However, tall boots are usually made out of leather and this is where I through it back to you. I would still go with the FootMatters spray and just take my time to get the perfect position to use it, but I would be tempted by an aerosol if I was just thinking about the ease of use.
9. Kiwi SELECT Universal Shoe Stretcher Spray
I decided to include the Kiwi Universal Shoe Stretcher Spray with some trepidation on this list. The truth is that anyone of the stretcher sprays above will have trouble with tougher leather like alligator leather shoes. The Kiwi spray is an aerosol, alcohol based spray that can be comfortably used on high boots. It has a fairly alcohol heavy formula so it actually is the best choice for those type of shoes.
The problem is that it contains so much alcohol that it will discolor some types of shoes, particularly light colored, suede shoes. Besides, I have not had the chance to test this spray myself, so I really am not sure about just how well this would work on even dark colored suede shoes and I would be a little bit worried about using it on light colored alligator skin shoes.
The only conclusion here is that if you need to save a pair of alligator skin shoes that are just a little bit too tight, the Kiwi might be your best choice, but proceed carefully. Start by spraying only from the inside of the shoe, and, if you absolutely have the spray the outside, make sure to do a small test spray on the back of the shoe.
10. Fiebing’s Shoe Stretch-It
The last shoe stretcher spray I thought would be worth adding to this list is the Fiebing’s product. It is a conditioner based spray, so by now, you should realize just how much I love these.
However, there were a lot of reviewers that were not happy with the results and, as far as I can tell, the problem was that none of them used a wooden shoe stretcher. However, as I mentioned on several other products on this list, the fact that you need to use a wood stretcher, and you need to leave it overnight, simply means the formula is not as aggressive as others.
It is also important to note here that the bottle looks like something that was designed in the 80s and we never up for reconsideration from them. The fact that it needs to be left overnight means that no one would ever see the bottle, but I would worry that, if they have not reconsidered the packaging, perhaps the formula itself is not that well thought out either.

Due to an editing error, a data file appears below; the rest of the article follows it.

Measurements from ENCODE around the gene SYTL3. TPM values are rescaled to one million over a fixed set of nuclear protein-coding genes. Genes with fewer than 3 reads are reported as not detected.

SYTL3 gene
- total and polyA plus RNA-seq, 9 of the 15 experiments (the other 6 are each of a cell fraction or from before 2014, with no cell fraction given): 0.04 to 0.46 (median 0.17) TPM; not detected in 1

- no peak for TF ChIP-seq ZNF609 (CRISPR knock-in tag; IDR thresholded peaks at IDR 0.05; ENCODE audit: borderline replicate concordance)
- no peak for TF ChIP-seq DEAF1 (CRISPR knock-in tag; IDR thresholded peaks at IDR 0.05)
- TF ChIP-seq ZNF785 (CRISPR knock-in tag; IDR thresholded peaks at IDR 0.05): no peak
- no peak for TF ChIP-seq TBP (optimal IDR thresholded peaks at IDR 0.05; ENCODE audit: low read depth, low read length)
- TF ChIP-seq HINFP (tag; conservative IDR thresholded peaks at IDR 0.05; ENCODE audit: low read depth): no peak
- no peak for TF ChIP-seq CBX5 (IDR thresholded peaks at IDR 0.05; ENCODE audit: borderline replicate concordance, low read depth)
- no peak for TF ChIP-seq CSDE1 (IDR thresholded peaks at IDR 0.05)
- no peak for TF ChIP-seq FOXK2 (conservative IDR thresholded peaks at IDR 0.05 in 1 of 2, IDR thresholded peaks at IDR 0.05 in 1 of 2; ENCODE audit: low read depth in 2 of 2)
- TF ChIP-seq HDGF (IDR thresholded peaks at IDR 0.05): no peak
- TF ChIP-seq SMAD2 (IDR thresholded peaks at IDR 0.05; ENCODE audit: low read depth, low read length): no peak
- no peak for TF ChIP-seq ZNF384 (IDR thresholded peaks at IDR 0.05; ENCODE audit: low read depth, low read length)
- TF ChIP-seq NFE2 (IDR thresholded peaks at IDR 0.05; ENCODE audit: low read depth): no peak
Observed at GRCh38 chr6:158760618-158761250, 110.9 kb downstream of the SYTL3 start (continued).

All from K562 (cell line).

So, I have included the Fiebing’s here just in case it fits with a retro house styling or personal taste and because the formula will not negatively affect the shoes.
Homemade Shoe Stretcher Spray
The basic formula for shoe stretcher sprays used to be some type of isopropyl alcohol combined with water. Most companies still use that formula so if you would like the easiest thing would be to have the following ingredinets.
- Isopropyl Alcohol 91% proof
- Distilled Water
- Mint Essential Oil
Mix equal quantities of the alcohol and water in a spray bottle and add just a few drops of the mint oil to offset the smell of the alcohol. This formula is pretty basic and the smell will still be very strong but, as the alcohol evaporates, the smell should evaporate as well.
A second, highly controversial formula is a watered down version of a car leather seats conditioner. I currently use the AutoGlym leather care balm, and by the look of it, I would mix it half and half with water in a spray bottle.
The AutoGlym absorbs very nicely in my car’s seats and does not leave any stains so I am confident that, it would be a good choice for leather shoes as well. However, you should be sure to use distilled water because the mineral content in tap water may result in spots on some types of leather.
How to Use a Shoe Stretcher Spray
There are two ways in which you can use a shoe stretcher way. There is the traditional way, that a dedicated shoe repair store would use, and, what I call the modern way.
The Traditional Way of Using a Shoe Stretcher Spray
- Start by using a conditioner-based spray. It will protect the fabric of the shoe and the effects will be long lasting.
- Spray profusely the shoe with the spray, both inside and outside.
- Insert a wooden shoe stretcher and stretch out the shoe in whichever direction you need it to.
- Leave it over night at room temperature but in a confided space like a closet.
- Remove the shoe stretcher and wipe off any excess fluid.
- (optional, for leather shoes) Use a real shoe conditioner or shoe cream to feed the leather and give the shoe a fresh look.
The Modern Way
- Use an alcohol-based spray or the FootMatters Spray
- Dose the area that needs to be stretched out, both inside and outside (check that you are not using one of the few shoe stretcher sprays that actually need to be used on the inside only)
- Put on a thick pair of socks and use a shoehorn to get your shoes on.
- Take 10 minute walk around your house or office (avoid walking outside because the wet shoes will attract a lot of dust)
- Remove the socks and enjoy your new, comfy shoes.
As my train draws close to Oslo I am thankful for 2 things. One, that I can trust my shoes will be comfortable although I will wear them constantly for the next 2 days and I will need to really cover a lot of distance since I am helping out the bride and groom with a few choirs.
Second reason I am thankful is that you have followed along with my little article here. The train ride really helped to get my thoughts in order over all the shoe stretcher sprays I have had the chance to use and to consider. I hope that my experiences will help you make an informed decision about what the best shoe stretcher spray might be for your own shoes.